Sideways: The Play enjoyed a sell-out stint at La Jolla Playhouse in California, and now this Pinot Noir praising, Merlot pounding comedy has arrived in London. The production is directed by David Grindley and written by Rex Pickett – who also wrote the original novel which became the Academy Award and Golden Globe winning film in the hands of director Alexander Payne. Sideways follows a depressed and struggling writer, Miles, and his friend Jack – an actor and ladies’ man – as they journey through Santa Barbara on a final blow-out before Jack gets married. They attend wine tastings and talk at length about their personal lives. It is on this trip that they meet two single, attractive and intelligent women, Maya and Terra, who become the pair’s game changers.

Laura Hopkins’ set design which is led by wooden walls and wine bars, transports us adequately to California’s wine country, whilst Fergus O’Hare’s light jazz between scenes sets the playful and airy tone required. Grindley’s stage adaptation doesn’t quite copy Payne’s film scene for scene. As well as undergoing a bit of modernisation – the film’s frequent payphone moments have been replaced by mobile calls for example – to make Sideways work as a play, the order of certain events and conversations have been chopped up and recompiled. The wine tasting theme is popped open and revelled in instantly here, with Miles swirling and sniffing his glass from his unglamorous opening position of sitting on the toilet – a location which exposes his weakness whilst symbolising his worries of his life going down the pan.

Daniel Weyman’s Miles is more sarcastic and overtly geeky than Paul Giamatti’s film interpretation. Weyman swaps Giamatti’s deadpan humour for more physical comedy, bending at the knees as he weakens for wine, for example. Pickett has adapted the script to focus more gags around Miles’s pompously wordy style of talking. Miles and Jack (Simon Harrison) are the ideal contrast to one another: Jack “has no taste, only appetite”, according to Miles and is on a mission to “touch fresh pussy before (he) settles down”; Miles on the other hand gets more pleasure out of “popping his ’82 Latour”. Harrison’s Jack neutralises Miles’s sombre demeanour with his crude, happy-go-lucky manner. Between Weyman’s wordy lines and Harrison’s reactions – largely achieved through facial expressions – the duo have the audience roaring with laughter.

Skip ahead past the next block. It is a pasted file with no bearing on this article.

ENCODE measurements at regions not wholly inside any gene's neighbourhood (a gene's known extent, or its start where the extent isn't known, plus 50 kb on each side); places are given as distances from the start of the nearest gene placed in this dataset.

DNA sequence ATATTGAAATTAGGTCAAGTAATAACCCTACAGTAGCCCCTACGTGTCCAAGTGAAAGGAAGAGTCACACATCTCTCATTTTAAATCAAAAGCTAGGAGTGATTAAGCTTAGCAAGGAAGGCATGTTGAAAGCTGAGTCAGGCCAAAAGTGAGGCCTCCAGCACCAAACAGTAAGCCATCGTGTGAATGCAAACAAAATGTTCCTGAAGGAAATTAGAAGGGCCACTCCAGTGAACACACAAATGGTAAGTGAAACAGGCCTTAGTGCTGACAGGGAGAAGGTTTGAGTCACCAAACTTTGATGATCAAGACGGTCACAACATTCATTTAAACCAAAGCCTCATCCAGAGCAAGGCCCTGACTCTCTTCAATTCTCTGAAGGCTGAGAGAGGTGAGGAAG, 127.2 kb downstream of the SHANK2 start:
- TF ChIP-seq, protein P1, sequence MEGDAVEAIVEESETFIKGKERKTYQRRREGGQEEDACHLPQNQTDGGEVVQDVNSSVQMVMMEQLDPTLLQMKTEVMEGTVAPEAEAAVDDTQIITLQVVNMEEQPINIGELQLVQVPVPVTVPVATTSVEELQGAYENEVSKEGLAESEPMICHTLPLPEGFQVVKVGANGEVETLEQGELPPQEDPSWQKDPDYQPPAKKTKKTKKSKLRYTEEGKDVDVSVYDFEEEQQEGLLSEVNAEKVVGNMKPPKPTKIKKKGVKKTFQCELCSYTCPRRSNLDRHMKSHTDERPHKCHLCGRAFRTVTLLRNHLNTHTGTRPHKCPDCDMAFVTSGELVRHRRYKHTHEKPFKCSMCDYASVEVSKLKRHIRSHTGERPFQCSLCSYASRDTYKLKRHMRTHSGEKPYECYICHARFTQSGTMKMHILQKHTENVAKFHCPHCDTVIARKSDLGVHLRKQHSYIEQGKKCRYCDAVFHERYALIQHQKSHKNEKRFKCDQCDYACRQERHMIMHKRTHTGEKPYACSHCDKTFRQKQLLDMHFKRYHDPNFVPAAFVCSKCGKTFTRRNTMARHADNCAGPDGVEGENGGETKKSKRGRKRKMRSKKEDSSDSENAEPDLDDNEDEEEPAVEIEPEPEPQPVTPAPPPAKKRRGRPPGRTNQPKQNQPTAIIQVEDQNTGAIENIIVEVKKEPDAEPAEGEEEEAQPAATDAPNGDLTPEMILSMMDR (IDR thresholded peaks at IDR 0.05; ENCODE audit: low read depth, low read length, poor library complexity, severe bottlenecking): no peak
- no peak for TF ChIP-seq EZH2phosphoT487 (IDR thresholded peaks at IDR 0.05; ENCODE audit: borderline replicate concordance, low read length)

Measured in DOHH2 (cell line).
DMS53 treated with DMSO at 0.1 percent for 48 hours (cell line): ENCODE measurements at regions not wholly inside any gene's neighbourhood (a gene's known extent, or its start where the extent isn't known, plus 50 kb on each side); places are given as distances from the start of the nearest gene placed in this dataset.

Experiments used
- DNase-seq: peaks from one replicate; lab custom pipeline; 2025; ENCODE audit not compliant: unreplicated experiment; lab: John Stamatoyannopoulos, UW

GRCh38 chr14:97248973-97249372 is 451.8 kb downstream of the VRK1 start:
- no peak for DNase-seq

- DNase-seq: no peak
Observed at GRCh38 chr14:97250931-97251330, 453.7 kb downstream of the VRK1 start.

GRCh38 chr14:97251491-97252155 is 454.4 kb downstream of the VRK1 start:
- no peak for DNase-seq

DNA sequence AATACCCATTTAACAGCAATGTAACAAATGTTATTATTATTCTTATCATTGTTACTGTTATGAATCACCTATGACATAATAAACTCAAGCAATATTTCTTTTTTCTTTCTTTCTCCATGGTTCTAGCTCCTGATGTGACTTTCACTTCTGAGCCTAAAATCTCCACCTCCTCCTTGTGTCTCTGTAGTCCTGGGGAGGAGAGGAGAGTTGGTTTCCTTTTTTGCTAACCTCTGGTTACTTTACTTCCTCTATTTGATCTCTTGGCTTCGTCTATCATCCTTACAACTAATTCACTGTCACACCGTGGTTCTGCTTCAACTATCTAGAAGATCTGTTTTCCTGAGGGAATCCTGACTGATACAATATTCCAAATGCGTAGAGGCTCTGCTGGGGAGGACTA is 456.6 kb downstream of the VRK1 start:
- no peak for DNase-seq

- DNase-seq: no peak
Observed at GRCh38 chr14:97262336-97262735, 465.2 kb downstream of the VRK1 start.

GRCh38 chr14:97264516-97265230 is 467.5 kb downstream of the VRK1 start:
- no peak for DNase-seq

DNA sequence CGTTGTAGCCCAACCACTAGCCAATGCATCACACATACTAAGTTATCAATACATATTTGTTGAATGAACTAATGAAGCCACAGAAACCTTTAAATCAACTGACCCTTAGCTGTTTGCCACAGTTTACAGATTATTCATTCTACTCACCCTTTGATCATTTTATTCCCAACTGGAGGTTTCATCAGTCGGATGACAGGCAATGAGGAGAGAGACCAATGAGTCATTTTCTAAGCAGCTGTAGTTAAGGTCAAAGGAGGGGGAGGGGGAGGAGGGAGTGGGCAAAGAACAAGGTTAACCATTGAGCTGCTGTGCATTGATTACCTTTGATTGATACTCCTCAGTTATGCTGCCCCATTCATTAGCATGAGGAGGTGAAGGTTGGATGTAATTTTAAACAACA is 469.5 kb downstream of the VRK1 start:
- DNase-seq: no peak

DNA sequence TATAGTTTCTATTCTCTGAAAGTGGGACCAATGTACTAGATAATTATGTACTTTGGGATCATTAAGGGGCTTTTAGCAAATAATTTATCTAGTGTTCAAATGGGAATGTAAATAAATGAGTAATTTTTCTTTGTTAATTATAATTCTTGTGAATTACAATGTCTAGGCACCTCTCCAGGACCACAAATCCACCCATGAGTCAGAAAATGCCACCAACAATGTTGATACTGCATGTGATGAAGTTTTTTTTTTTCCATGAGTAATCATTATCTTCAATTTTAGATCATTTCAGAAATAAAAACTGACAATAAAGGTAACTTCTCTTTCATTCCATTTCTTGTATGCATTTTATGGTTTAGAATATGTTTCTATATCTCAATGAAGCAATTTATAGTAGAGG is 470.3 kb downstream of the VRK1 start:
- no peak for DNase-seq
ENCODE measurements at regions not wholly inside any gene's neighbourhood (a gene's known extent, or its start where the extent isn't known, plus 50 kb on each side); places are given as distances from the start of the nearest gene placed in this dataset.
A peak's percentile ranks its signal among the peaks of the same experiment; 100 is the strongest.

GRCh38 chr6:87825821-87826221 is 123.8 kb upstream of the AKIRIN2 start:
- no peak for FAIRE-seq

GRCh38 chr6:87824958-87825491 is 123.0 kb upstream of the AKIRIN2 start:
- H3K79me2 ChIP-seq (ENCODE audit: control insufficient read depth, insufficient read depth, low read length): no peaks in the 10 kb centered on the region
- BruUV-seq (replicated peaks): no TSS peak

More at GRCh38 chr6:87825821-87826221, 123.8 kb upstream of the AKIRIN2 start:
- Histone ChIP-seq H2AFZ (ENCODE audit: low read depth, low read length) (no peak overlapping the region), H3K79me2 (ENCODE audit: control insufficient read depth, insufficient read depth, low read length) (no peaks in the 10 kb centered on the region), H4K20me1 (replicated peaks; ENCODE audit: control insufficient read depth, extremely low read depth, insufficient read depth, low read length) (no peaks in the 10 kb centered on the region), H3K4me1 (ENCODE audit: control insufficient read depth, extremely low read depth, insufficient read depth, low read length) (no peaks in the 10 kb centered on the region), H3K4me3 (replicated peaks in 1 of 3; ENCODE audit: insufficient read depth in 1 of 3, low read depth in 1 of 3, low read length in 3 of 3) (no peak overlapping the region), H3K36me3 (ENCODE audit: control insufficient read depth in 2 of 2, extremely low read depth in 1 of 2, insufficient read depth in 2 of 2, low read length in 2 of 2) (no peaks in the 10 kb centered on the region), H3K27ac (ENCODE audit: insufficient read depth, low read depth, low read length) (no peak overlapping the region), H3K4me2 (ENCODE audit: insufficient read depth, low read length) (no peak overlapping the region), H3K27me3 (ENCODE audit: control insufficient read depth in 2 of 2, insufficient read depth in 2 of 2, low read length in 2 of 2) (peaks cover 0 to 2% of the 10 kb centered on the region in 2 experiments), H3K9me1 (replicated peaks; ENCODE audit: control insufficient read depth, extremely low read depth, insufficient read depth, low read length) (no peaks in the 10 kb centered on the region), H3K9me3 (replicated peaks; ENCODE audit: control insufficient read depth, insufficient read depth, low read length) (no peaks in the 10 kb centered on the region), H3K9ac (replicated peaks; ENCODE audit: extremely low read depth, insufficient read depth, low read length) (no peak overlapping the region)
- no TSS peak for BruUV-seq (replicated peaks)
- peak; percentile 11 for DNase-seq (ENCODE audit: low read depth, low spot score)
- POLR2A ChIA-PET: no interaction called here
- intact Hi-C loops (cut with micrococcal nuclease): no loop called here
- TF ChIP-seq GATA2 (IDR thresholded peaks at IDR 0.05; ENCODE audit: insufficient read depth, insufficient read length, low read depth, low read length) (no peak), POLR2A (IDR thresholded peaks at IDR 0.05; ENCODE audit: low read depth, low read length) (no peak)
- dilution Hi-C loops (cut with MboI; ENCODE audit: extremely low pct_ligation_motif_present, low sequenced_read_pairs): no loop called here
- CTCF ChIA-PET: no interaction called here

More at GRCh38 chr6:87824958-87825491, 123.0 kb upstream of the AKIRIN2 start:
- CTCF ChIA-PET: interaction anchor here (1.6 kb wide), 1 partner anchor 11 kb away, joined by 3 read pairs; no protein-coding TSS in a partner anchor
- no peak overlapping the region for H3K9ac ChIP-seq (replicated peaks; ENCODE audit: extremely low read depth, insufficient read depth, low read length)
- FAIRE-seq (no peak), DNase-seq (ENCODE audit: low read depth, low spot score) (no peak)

Ellie Piercy’s Maya and Beth Condignly as Tarra match Weyman and Giamatti’s double act with their authentic, impassioned performances. Piercy portrays Maya as an animated, hugely likable character, although her Californian accent with its infiltrating British tones could do with refining. Cordingly steals the show in its climax, as Tarra discovers the truth about Jack; her wildly physical performance compliments Pickett’s strong script and she balances anger with humour perfectly, prompting the auditorium to break out in applause as she storms off the stage.

At two hours and 40 minutes, Sideways is a little on the long side. Needless to say, the copious glasses of wine sipped or glugged throughout are described with descriptions so sensual they’ll leave you craving a glass yourself – just don’t make it a Merlot.


Sideways: The Play is playing St. James Theatre until 9 July 2016. For more information and tickets, see St James Theatre website.